Tuesday, October 25, 2005

the not so far past - continued

dang - blogger is being a pain. i can't actually log
in and post so i'm having to send in my posts via
email. why won't blogger work outside the us! or on a
slow connection!

anyway, back to the story.

thursday, i got up and took the local private minibus
service downtown to where the summit was going to be.
they call these things taxis (i think i wrote that
earlier). anyway, i took a taxi downtown. found a nice
little cafe on the main square across from the museum
africa and market theater.

* side note - apparently the museum africa has a nice
exhibit on how many many south african wineries use
the "dop" system to pay their workers. as in - they
pay the workers in wine, make them stay on the
vineyards all year, provide them food and a yearly
salary of about $100. not so far from slavery . . . .
i hope i can get there to see the exhibit and educate
myself about this industry.

anyway, i found this cafe, got a coffee and headed to
the bassline, a venue where the summit would be based.
i soon ran into the brother of hempza, whom i'd met
the night before and hung out with him and hempza for
much of the morning. the summit was basically speeches
all morning, and then some more open discussions in
the afternoon. the big thing for me that day was
listening to emmanuel jah, k'naan and lady b speak.
they spoke about coming from conflict zones as
children and channeling this into their art.
emmanuel was a child soldier in the sudan and has a
heartbreaking story. heartbreaking. and he just tells
it the way it was, no holding back. the audience was
in tears. and sometimes laughing at stuff that really
you can't comprehend even if you hear it. anyway, the
basic point of this is that hip hop (and art
generally) is helping kids deal with severe violence
in conflict zones, be they war zones like somalia
(k'naan) or neighborhoods with heavy
violence/drugs/etc (soweto, south central la, etc).

after the summit was over for the day, i headed to the
songwriter's club to check out the latest release from
MELT, one of the labels on Calabash. this group,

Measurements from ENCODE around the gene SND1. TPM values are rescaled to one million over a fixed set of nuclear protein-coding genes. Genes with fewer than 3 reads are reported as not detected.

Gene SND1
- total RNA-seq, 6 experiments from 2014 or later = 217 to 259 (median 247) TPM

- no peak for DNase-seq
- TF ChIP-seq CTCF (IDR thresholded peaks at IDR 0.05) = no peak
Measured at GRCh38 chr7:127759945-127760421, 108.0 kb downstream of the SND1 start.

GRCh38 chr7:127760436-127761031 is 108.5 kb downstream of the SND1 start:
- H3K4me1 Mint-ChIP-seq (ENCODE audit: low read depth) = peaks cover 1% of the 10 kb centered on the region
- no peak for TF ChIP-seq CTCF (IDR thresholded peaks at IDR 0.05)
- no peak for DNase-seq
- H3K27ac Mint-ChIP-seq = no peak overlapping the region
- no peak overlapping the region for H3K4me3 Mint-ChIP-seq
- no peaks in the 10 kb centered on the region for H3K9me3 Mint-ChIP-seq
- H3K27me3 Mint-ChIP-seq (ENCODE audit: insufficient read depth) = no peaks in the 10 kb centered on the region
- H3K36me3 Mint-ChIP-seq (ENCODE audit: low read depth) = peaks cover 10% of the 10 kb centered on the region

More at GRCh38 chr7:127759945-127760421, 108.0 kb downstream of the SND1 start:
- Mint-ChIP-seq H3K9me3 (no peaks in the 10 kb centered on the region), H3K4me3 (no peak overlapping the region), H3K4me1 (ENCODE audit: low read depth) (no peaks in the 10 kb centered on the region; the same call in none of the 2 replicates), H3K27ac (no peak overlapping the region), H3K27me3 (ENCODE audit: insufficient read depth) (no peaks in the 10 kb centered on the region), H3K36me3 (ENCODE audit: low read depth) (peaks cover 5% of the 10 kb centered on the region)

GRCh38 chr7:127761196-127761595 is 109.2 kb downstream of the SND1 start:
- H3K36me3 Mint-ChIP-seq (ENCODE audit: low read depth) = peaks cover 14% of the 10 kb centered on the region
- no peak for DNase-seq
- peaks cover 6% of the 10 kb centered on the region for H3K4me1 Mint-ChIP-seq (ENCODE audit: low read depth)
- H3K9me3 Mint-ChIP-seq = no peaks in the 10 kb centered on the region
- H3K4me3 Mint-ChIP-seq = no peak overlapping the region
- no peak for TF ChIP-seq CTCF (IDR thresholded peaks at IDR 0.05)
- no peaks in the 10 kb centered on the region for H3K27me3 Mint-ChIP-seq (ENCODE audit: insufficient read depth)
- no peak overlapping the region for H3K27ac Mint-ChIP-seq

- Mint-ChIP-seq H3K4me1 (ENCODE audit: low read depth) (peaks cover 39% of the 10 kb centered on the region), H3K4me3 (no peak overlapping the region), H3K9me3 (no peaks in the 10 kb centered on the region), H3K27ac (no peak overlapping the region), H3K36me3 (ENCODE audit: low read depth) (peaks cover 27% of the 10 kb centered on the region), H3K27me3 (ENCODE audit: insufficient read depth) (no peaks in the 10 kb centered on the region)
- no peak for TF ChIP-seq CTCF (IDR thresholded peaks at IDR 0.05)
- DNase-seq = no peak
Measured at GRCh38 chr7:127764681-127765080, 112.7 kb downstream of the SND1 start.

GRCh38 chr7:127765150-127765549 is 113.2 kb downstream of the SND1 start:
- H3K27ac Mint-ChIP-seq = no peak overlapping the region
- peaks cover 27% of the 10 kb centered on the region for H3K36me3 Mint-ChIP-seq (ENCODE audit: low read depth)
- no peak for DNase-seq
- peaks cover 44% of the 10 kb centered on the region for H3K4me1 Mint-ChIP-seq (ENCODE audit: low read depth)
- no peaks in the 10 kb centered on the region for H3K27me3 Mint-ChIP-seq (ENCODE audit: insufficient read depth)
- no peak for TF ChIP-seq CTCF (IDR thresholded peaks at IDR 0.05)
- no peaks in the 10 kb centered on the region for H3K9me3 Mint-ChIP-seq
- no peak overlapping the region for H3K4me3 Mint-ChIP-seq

calling themselves vivid africa were very cool. they
also helped me understand or start to understand south
african jazz, which is such a developed and amazing
genre of music. this stuff is like what is going on
elsewhere, but is completely it's own thing. and a
very cool thing it is as well. so it'll be up soon to
hear some samples of, and i'll put up pictures from
the performance here soon as well.

then i got a ride from another 1 giant leap fixer
named kerry, who had hooked up the shoot here in south
africa this spring. she dropped me off at constitution
hill for a dinner for speakers and artists at the
conference. we were eating in a courtyard at this
complex. the part we were in was part of the old fort,
where mandela was held before he got sent down to
robben island. so we were eating like 50 feet from his
old cell. crazy. this complex also houses the new
constitional court of south africa (made up of 7 men
and 4 women, hear that gw?). speaking of this, south
african democracy really seems vibrant and alive,
putting us to shame. anyway, it was a nice dinner and
then tumi and the volume played and then the mic was
opened up for anyone to do their thing. lots of great
artists got up and did spoken word, freestyle, etc.
nice. i spent most of the night chatting with emile
from black noise, and i'll put more up about him

anyway, i'm running off to get some food now, and my
hour is up. much love to all, and more later!

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